russell standish wrote:
> On Sun, Mar 15, 2009 at 11:06:42AM -0700, Brent Meeker wrote:
>> Saibal Mitra wrote:
>>> If we consider measuring the spin of a particle, you could also say that the
>>> two possible outcomes just exist and thatthere are two possible future
>>> versions of me. There is no meaningful way to associate myself with either
>>> of the two outcomes.
>>> But then, precisely this implies that after a measurement and forgetting
>>> about the result will yield a version of me who is in a similar position as
>>> that earlier version of me who had yet to make the measurement. If one could
>>> perform measurements in a reversible way, this would be possible to
>>> experimentally confirm, as David Deutsch pointed out. You can start with a
>>> spin polarized in the x direction. Then you measure the z-component. There
>>> then exists a unitary transformation which leads to the observer forgetting
>>> about the outcome of the measurement and to the spin to be restored in the
>>> original state. The observer does remember having measured the z-component
>>> of the spin.
>>> Then, measuring the x-component again will yield "spin-up" with 100%
>>> probability, confirming that both branches in which the observer measured
>>> spin up and spin down have coherently recombined. This then proves that had
>>> the observer measured the z-component, the outcome would not be a priori
>>> determined, despite the observer having measured it earlier. So, both
>>> branches are real. But then this is true in general, also if the quantum
>>> state is of the form:
>>> |You>[|spin up>|rest of the world knows the spin is up> + |spin down>|rest
>>> of the world knows spin is down>]
>> You're contemplating reversing three different things:
>> 1) Your knowledge, by forgetting a measurement result. Something that's
>> easy to do.
>> 2) The spin state of a particle.
>> 3) The state of what the rest of the world knows.
>> Because of the entanglement, I don't think you can, in general, reverse the
>> state of the particle without reversing what is known about it by "the rest
>> the world".
>> If it was a known state (to someone) the particle can easily be put back in
>> state. But to do so for a general, unknown state, after a measurement would
>> require invoking time-reversal invariance of the state of whole universe (or
>> least all of it entangled with the particle spin via the measuring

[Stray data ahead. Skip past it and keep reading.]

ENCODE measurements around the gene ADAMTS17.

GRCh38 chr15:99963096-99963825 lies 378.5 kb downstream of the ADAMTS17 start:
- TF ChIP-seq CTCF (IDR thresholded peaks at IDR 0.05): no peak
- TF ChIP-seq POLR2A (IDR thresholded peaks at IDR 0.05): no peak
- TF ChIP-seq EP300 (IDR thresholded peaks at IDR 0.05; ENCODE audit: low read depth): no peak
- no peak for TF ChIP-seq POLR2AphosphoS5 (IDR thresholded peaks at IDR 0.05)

>> Brent Meeker
> By contrast, I think this line of reasoning can be used to create an
> experiment that tests a couple of different versions of MWI.
> Consider a Stern-Gerlach experiment where a particle is prepared in
> the x+ state. Then measure the state of the particle's spin along the
> z-axis, but _do not_ record the result. Finally measure the spin along
> the x-axis.
> According to Saibal's interpretation (which accords with my own
> intuition), the result should be spin up (x+) always. According to the
> interpretation you're suggesting Brent (the decoherence of the
> environment to contain a memory of whether the spin was z+ or z- -
> which I think accords with David Deutch's intuition), the final result
> should be x+ or x- with 50% probability. It may be important to send
> the result of the intervening measurement to a memory store somewhere
> else that the experimenter does not look at.
> This should be a doable experiment, and in fact may already have been
> done. It is similar in some respects to a version of the two-slit
> experiment performed a couple of years ago that generated a spark of
No need to do it. Even more telling experiments have already been done in
the "measurement" was just the unrecorded IR radiation from buckyballs.
Buckyballs which were sufficiently cold showed the 2-slit interference pattern
in a Young's slit type experiment. But when they were warm enough to emit IR
radiation that, if detected, could have localized them, the interference
disappeared. So it is not only a matter of the experimenter not looking at the
result, the rest of the universe has to not look too.
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